But I did get a call from a representative from the Health and Human Services Department that oversees the new brand of government insurance.

He was concerned about my letter (see 12/7/13 post).

Wow! I was at the Mall where my piano students were playing to benefit VITAS Hospice children's Camp when the call came to my home landline.

I was a little freaked out when my husband texted me that someone from the HHS called in response to my letter to the White House. My heated email to them was about my husband's insurance being canceled and replaced with a policy that was $533 dollars a month higher than our current plan!

Was I in trouble?  (My good friend wanted to know if she needed to bake me some pumpkin bread and hide wire cutters inside). Admittedly, I should have been a little more respectful, but it's hard not to get emotional when the freedom to buy what you want  is being snatched away; when you are being forced to buy something you don't want


When it's being replaced with coverage that defies all logic.

My 57 year old husband needs maternity care coverage? In case he gets pregnant, right?

He is mandated to take out pediatric care for our adult children? Adults covered by pediatric care?

I'm really confused.

The utter lack of common sense kind of jarred my brain and the outraged words just spilled out on the keyboard.

So I returned the call today to the HHS office gentleman and another quiet listener on his end heard my complaint.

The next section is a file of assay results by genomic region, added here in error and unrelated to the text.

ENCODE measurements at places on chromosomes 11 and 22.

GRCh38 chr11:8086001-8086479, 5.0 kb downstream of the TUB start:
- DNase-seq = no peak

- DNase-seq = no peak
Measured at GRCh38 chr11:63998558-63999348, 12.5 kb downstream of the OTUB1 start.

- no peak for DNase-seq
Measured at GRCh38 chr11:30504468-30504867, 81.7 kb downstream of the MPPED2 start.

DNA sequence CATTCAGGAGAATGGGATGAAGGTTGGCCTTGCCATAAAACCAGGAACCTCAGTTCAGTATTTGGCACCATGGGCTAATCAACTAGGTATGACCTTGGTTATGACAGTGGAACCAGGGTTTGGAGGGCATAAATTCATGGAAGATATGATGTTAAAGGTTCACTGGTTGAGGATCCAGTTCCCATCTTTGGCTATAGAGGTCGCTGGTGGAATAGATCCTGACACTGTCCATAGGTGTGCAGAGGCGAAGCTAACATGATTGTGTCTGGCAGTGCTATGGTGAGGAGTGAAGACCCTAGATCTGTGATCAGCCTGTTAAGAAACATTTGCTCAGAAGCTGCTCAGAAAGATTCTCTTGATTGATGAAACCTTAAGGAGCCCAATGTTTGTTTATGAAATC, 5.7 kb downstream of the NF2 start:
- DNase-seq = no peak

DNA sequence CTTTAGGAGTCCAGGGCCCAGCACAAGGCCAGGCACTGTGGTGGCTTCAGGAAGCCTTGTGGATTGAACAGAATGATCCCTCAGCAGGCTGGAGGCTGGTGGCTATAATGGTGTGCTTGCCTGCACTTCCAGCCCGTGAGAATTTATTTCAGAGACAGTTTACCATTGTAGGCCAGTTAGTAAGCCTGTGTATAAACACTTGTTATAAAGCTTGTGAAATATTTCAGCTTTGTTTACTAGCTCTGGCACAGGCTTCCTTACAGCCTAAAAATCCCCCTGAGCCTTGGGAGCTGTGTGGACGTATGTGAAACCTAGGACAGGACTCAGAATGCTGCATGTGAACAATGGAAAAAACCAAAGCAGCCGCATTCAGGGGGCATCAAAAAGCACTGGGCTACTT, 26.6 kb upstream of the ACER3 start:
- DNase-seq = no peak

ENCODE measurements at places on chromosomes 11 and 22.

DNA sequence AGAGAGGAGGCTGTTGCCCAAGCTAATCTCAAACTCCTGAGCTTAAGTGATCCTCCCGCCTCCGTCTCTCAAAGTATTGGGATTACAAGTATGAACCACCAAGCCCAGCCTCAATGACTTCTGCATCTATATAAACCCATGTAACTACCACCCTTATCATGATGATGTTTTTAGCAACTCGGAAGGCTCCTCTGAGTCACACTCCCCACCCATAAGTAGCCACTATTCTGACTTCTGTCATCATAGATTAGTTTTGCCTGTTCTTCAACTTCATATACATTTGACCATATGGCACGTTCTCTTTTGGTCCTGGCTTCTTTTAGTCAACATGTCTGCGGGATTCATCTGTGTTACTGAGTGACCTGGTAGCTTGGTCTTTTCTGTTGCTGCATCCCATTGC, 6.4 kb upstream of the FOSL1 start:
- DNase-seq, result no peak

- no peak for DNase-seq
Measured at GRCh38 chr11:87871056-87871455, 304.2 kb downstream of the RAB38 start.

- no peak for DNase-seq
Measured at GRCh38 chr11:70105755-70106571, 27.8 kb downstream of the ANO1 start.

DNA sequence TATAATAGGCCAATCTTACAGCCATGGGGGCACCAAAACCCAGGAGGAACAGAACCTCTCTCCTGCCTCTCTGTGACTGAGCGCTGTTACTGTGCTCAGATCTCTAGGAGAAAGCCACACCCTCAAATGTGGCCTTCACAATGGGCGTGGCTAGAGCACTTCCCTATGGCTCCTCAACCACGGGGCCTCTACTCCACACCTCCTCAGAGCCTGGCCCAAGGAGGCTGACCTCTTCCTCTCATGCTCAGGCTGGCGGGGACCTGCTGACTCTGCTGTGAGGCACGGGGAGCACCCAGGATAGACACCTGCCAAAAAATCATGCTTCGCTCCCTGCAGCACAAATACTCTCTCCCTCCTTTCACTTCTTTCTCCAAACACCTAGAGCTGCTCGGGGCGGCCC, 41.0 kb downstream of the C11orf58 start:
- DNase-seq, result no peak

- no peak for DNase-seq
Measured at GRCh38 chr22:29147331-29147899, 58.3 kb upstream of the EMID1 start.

But, when I asked him why my husband needed maternity care,





Excuse me sir, with all due respect, you are a reperesentative of the HHS and





I rather think he knew, but would be self-incriminated to verbalize the fact. The reason is that my husband's premium is funding someone else's medical bills.

I believe they call that Socialism.

The end of the free market, earn-your-own-way economic philosophy.

Now we earn for others.

Yes, it's here, now, in the Land of the Free. Socialism.

Over 5 million people are in the same situation as we are.

Over 5 million people have had their insurance plans canceled; the plans that the President said we could keep - over 26 times he said we could keep them along with our doctors.

I believe they call that Corruption. When information is deliberately concealed for the advancement of a political agenda.

That's Corruption.

Oh, but the President apologized, the HHS representative gentleman reminded me on the phone.

Apologies are only as good as the restitution made, I replied. Until the wrong is righted, the apology is worthless.

If we were told the truth, the outcry would have been so pervasive and intense that this unfair, tyrannical, despotic health care bill would have never passed.

But it's too late now. The HHS gentleman said we could apply for an Exemption. I went to the website and no details are available right now for the "hardship" exemption. There was no hardship until it was foisted on us.